[openstack-dev] [All] Cross project prorietary driver code recap
sean.mcginnis at gmx.com
Mon Oct 31 18:23:48 UTC 2016
Last Tuesday we had a cross-project session around the use of proprietary
code/libs/binaries in OpenStack drivers. The challenge we are running into
is where to draw the line with these drivers. What is the appropriate policy
to have in place to allow/disallow certain approaches.
There was a lot of good discussion and input from multiple projects that are
affected by this. I won't attempt to recap the full conversation here. The
etherpad with the notes from the discussion can be found here:
The two main concerns I heard were around 1) the ability to package and
redistribute everything needed to run an OpenStack environment, and 2) the
value these drivers bring to the OpenStack project. Particularly those that
have no business logic in the code in OpenStack and just call out to third
party libraries to handle all business logic.
- All libraries imported by the driver must be licensed such that they are
redistributable by package maintainers.
- Existing non-compliant driver code would need to be updated by the Q
release to stay in tree.
- Code that does not get imported into the driver at runtime (CLIs, external
binaries, remote application servers) are acceptable to be not
- The desire for having things redistributable was to have everything fully
functional "out of the box" no matter how the deployer configured the system.
I don't believe this is ever possible. With requirements of setting up some
type of application or management server to enable some solutions, it is not
possible to package all required code and binaries for every configuration.
- Remove all drivers that are not completely open source and contained in the
- This restricts things down to only the drivers that can currently be run in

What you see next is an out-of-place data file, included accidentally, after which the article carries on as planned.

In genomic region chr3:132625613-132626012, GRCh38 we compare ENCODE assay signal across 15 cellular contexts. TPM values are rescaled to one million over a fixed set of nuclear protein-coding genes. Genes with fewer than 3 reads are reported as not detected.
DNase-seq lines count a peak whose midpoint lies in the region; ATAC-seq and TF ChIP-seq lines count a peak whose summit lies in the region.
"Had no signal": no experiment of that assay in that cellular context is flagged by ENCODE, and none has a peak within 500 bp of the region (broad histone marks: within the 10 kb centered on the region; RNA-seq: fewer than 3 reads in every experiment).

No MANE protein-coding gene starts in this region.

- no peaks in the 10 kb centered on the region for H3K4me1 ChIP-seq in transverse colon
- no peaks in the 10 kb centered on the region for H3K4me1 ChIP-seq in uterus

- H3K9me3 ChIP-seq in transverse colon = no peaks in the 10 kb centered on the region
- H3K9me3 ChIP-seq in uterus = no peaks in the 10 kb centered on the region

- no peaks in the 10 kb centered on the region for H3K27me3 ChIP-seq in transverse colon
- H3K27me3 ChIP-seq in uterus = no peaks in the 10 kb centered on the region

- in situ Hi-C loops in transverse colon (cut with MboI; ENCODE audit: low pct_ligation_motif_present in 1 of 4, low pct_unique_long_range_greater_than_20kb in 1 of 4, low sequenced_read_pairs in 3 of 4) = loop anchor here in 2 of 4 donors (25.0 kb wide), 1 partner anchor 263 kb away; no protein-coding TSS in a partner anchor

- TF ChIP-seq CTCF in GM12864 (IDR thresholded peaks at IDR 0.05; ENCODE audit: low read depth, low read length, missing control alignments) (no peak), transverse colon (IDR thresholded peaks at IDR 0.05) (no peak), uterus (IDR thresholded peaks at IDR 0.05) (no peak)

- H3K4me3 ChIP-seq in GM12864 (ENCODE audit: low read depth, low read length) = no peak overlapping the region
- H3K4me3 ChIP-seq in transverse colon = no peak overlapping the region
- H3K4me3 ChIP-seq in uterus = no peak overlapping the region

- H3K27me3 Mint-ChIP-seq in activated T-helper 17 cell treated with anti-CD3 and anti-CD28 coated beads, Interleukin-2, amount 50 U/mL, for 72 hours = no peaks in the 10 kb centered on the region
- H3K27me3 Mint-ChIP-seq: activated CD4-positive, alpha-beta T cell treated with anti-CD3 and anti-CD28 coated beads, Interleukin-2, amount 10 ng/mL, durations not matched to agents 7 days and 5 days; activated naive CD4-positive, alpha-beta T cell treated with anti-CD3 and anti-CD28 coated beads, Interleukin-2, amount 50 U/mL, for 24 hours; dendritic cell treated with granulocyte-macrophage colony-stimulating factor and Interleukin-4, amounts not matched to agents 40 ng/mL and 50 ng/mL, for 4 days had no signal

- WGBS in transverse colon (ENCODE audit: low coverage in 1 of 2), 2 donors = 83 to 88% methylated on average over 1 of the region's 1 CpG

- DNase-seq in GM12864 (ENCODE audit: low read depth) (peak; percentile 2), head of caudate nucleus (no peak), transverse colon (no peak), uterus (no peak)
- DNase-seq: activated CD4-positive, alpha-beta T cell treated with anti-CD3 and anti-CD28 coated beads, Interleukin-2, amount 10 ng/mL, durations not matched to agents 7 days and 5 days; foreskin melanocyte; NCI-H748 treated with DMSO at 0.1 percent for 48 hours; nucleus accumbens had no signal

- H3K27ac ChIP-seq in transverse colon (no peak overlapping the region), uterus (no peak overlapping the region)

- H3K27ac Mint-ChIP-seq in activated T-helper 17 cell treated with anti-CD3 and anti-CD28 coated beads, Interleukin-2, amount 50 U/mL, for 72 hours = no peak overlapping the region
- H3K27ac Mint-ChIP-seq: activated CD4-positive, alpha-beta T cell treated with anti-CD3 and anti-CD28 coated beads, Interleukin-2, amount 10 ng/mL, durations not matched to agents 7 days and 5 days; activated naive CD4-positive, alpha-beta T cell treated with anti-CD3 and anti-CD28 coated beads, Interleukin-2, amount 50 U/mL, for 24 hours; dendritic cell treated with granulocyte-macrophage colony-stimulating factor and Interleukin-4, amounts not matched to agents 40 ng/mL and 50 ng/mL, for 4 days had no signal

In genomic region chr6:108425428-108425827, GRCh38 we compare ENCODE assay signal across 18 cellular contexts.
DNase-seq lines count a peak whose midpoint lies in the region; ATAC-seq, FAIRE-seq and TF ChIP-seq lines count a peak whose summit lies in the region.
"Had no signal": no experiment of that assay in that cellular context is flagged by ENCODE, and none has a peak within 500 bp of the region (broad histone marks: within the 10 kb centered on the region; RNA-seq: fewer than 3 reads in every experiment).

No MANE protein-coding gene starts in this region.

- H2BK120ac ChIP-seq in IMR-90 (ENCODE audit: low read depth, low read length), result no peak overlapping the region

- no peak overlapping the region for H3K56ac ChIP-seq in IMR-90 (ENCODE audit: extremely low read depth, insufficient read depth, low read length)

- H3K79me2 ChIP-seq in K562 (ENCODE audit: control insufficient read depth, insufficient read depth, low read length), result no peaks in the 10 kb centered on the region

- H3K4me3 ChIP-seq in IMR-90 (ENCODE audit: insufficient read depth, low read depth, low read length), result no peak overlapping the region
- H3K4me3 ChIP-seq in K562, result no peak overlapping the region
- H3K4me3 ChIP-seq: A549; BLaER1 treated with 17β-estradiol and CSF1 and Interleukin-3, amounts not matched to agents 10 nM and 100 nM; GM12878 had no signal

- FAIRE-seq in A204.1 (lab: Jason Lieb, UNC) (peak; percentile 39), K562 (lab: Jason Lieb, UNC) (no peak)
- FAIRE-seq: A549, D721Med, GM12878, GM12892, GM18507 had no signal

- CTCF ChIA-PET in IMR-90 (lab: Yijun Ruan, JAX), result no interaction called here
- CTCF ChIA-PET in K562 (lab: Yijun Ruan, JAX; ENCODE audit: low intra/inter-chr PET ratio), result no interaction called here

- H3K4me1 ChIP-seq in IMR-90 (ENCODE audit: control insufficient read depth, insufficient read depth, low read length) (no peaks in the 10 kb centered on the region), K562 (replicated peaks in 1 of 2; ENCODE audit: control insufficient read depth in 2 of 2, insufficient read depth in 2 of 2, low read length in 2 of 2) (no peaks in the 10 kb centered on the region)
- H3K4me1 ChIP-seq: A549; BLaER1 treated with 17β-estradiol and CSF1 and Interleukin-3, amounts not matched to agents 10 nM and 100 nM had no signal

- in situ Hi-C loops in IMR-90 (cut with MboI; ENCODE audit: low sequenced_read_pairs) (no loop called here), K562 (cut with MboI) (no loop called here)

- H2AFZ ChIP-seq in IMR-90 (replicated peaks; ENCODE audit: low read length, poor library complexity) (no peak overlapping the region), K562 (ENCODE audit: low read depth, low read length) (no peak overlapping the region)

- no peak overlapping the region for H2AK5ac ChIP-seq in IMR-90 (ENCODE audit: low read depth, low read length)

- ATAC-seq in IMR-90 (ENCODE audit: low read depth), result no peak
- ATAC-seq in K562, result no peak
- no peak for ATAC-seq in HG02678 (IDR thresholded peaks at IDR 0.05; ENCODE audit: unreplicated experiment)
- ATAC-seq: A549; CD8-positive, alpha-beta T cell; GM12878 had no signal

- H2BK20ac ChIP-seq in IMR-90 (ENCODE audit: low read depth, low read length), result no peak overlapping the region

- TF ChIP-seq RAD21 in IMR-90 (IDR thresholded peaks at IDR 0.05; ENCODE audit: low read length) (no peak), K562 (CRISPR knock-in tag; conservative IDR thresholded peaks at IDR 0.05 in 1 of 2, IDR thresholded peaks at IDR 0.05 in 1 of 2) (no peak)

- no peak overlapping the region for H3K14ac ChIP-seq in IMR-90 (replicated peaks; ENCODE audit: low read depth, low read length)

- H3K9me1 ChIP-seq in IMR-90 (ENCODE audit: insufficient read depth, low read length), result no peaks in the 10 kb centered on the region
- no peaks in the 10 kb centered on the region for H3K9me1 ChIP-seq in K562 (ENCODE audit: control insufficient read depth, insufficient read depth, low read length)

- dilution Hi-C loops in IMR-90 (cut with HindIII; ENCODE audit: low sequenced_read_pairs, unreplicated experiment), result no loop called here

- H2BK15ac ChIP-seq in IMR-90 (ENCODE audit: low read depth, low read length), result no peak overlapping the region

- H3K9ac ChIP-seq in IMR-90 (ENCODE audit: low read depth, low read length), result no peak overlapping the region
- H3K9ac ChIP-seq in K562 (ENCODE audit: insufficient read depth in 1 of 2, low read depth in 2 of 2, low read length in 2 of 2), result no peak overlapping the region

- This would be a big issue for many Cinder drivers and I'm sure most Ironic
- I strongly believe this would result in less vendor involvement in upstream
- Require the majority of business logic is in the open source code.
- Allow third party, non-redistributable libraries and CLIs that are used as
more of an "RPC" type interface.
- Reviewers should be able to review the driver code and at least get some
idea of the steps the driver is doing to perform each requested operation.
- Does not address the desire to package all needed requirements.
My preference is actually option 3. The reality is, with most vendor solutions
there's always going to be some part of the overall solution that is
proprietary and requires some configuration and setup by the deployer.
Arbitrarily drawing that line such that a proprietary app server is OK, but a
proprietary library is not OK, just leads to poor solution architectures such
as requiring the end user to set up a separate server just so the driver can
SSH into it to run commands.
The case that instigated this discussion for me was a proposal to have a driver
that did nothing more than make a one line call of everything out to a library
that handled all logic. In that case, there is no benefit to the community of
being able to review the code and give some assurance that it is doing things
correctly. And the only benefit really it gives the vendor is they have an out
of tree driver that gets advertised as being in tree.
My desire as a code reviewer and project maintainer is that I can take a look
at a driver and at least get an idea of what they are doing and how their
device works to perform some of these operations. That's not an exact number -
I'm not saying something like 10% of the code needs to be in the driver, but
9% would not be acceptable - but we need to have some visiblity to the logic
so we as a community can at least help point users in the right direction if
they come looking for help.
I think this works for Cinder and probably is necessary for Ironic.
I'd be interested in hearing feedback or other options from other folks. I'd
especially like to hear from Helion, OSP, Mirantis, and others that are doing
packaging and support for these deployments to hear how this impacts the way
they do things.
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